Musa Publishing – Grape Bubble-Gum by Beth Rowland
Featuring another Euterpe (Young Adult/Middle Grade) book that was released in October. Enjoy!
When hair dye goes wrong, falsies escape during pep rallies, and friends turn to the dark side, Beatrice’s 8th-grade year can only be saved by grape bubblegum kisses.
13-year-old Beatrice Peppercorn’s heart’s desires are to finish her final year in middle school, win the heart of her cutie pie crush and take home the trophy for the spelling competition. Simple, right? Not when Beatrice’s arch nemesis gets in her way and a new kid arrives–turning her world upside down.
“Oh man,” I whispered, staring at myself in the mirror. “What was I thinking?” Strands of wet, purple hair covered my trembling hands, and more lay in the sink. I closed my eyes and prayed for this to be a bad dream, then slowly opened them. “Oh. My. Gawd. Mom’s going to kill me!”
It had seemed so easy: mix chemicals, apply, wait, and then rinse. Four steps, only four steps. How’d I mess up?
I leaned against the sink, knocking a hand mirror onto the floor. The sound of shattering glass ricocheted against the tile floor. “Crap!”
“Bea,” Mom yelled. My heart stopped beating. “Beatrice, what did you break?”
I grabbed the hair color box and stuffed the gloves and empty bottles inside. My mother’s footsteps pounded up the stairs. The bathroom air thickened around me.
“Uh…I knocked over the hand mirror.” I leaned against the closed door.
“Be careful cleaning it up.”
At the sound of her heels tapping down the wood stairs, I breathed a sigh of relief.
After carefully picking up the broken glass, I conditioned and rinsed my hair. I surveyed the damage. Gawd, I’d qualified for Idiot of the Year. My eyes watered as I gently removed the clumps of hair from the sink, wrapped them up in a paper towel, and discreetly stuffed them in an empty tissue box. Choking back a sob, I stomped it all down with my foot, squishing my failure deeper into the trashcan.
First, I should’ve known not to put anything in my hair that smelled like the ammonia Mom used to mop the kitchen floor. Secondly, the “For Professional Use Only” typed in bold letters should’ve warned me.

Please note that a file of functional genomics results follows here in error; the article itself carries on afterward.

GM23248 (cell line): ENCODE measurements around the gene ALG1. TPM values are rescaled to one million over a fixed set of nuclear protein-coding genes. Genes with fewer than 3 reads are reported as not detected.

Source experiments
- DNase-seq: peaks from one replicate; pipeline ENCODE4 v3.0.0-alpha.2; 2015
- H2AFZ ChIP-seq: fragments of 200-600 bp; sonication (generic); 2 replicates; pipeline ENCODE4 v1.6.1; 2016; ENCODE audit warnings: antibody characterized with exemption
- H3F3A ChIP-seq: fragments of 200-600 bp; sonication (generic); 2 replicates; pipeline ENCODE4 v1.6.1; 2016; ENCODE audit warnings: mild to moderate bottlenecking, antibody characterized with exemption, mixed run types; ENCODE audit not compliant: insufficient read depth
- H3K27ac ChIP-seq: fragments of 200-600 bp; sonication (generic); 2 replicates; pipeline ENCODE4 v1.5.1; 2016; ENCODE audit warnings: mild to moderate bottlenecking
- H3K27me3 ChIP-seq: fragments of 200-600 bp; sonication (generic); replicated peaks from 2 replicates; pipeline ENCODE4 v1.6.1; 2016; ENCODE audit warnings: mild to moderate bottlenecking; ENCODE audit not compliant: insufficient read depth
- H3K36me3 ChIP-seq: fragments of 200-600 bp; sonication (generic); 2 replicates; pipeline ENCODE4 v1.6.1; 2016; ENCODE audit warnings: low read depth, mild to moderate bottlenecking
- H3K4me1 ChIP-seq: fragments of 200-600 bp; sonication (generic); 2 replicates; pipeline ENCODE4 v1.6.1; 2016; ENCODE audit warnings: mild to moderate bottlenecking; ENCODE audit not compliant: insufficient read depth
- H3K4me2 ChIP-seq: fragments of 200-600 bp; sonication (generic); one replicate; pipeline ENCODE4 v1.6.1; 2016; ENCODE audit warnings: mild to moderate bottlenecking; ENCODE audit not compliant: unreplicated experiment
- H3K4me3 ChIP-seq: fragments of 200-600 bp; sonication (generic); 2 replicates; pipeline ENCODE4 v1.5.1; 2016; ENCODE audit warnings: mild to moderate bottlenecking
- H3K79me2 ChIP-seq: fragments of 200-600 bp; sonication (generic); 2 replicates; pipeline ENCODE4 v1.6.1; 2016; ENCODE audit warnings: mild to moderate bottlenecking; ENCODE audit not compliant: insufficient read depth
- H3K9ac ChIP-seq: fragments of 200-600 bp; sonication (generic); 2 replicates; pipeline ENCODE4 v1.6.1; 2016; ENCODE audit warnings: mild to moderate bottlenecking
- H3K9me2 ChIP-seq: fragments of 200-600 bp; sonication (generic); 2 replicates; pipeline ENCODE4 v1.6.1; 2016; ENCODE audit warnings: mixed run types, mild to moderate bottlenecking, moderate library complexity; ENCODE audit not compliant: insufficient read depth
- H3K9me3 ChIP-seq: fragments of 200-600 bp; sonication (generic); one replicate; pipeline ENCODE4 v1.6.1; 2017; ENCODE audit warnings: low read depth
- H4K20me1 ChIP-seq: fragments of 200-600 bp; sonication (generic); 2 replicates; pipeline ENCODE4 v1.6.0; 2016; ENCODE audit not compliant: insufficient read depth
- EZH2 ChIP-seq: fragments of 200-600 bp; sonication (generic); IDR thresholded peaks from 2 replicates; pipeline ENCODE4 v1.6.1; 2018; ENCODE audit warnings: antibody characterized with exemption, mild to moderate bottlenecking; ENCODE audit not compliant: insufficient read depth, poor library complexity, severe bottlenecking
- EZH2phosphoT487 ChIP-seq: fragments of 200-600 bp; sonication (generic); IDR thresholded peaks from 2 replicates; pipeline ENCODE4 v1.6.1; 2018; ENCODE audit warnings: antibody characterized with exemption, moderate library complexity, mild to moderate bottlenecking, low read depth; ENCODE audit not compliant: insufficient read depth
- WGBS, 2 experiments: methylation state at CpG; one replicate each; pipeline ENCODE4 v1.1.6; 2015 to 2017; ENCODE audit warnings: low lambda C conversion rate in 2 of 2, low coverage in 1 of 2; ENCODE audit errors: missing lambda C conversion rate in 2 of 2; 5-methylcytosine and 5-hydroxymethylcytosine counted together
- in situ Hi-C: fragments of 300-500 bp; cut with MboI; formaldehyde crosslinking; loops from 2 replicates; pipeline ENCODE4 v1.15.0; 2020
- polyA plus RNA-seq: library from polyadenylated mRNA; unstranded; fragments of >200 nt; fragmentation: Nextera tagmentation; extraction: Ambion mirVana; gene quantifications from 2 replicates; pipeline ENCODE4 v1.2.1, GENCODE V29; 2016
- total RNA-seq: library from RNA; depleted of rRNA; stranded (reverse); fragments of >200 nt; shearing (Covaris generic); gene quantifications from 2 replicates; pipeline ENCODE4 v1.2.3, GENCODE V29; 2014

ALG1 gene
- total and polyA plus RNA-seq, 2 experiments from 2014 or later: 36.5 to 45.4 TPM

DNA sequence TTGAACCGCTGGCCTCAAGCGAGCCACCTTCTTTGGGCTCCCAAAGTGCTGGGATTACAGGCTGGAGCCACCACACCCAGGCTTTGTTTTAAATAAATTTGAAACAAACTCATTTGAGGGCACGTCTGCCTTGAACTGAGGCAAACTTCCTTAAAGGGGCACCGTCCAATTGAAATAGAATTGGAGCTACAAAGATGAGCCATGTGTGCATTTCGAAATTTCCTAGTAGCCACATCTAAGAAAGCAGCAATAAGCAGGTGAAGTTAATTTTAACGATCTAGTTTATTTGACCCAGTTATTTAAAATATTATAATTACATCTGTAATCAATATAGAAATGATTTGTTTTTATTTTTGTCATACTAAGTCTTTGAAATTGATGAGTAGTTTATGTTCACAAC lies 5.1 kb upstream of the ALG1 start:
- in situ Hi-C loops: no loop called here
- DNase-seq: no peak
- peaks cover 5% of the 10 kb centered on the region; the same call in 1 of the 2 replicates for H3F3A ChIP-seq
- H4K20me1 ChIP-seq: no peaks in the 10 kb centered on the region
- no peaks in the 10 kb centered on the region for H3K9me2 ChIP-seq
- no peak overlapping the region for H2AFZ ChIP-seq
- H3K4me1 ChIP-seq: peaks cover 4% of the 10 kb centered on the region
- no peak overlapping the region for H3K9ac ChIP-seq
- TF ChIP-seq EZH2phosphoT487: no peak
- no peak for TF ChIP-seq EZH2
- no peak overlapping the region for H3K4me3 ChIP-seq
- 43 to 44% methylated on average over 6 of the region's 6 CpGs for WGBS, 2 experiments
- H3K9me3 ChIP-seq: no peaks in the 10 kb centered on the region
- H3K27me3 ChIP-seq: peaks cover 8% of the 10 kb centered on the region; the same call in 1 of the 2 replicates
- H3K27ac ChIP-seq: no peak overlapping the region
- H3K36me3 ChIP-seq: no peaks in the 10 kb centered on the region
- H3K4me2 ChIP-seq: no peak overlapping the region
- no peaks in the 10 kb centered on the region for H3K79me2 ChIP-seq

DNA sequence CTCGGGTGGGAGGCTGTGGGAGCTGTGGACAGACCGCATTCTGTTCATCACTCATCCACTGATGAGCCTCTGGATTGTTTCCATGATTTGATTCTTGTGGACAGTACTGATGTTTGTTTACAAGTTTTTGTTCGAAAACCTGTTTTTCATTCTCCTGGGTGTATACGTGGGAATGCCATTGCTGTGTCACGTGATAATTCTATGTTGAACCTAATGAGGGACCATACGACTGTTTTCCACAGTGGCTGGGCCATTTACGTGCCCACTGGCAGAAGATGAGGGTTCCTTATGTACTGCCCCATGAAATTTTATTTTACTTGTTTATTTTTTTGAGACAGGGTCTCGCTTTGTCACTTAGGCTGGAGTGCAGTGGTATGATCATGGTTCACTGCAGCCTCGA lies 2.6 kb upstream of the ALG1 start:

The doorbell rang as I continued to glare back at my reflection.
“Bea,” Mom hollered, “Shannan’s here.”
I cracked the bathroom door. “Tell her to come on up.” My yell was followed by her footsteps on the stairs.
“Hey, Bebe, where are you?” Shannan said in the hallway.
“I’m in the bathroom. Get in here, hurry.”
“Ew! No way, girl.”
“I’m not using it.” I opened the door. “I have to show you my hair,” I whispered.
Shannan saw me, and her eyes got three times bigger. “Whoa!”
“Shh, before my mom comes up here.”
“What did you do to your hair?”
“I tried to color it.”
“Why would you try to do it yourself?”
As my best friend since sixth grade, she should know why. “Because I’m a dork,” I said. “Yesterday, while Mom and I were out shopping at the mall, I saw Mitzie in that really expensive salon getting highlights, and I got jealous.”
Shannan slapped her forehead and sighed.
“When we left the mall, we went to the grocery store, and I noticed a beauty supply place next to it. So, while mom shopped, I snuck over and bought the kits.”
Shannan straightened up. “Kits.” She glanced into the trashcan, stared at the two smashed boxes and then glared at me. “Why did you buy two?”
“I couldn’t decide which color I wanted. After I tried the first one, it was too light. So I used the second one, and that’s when disaster struck. It turned purple and started falling out.”
Shannan’s mouth formed an O as her eyes glazed over. “All of this because of Mitzie.”
I nodded, and my bottom lip quivered.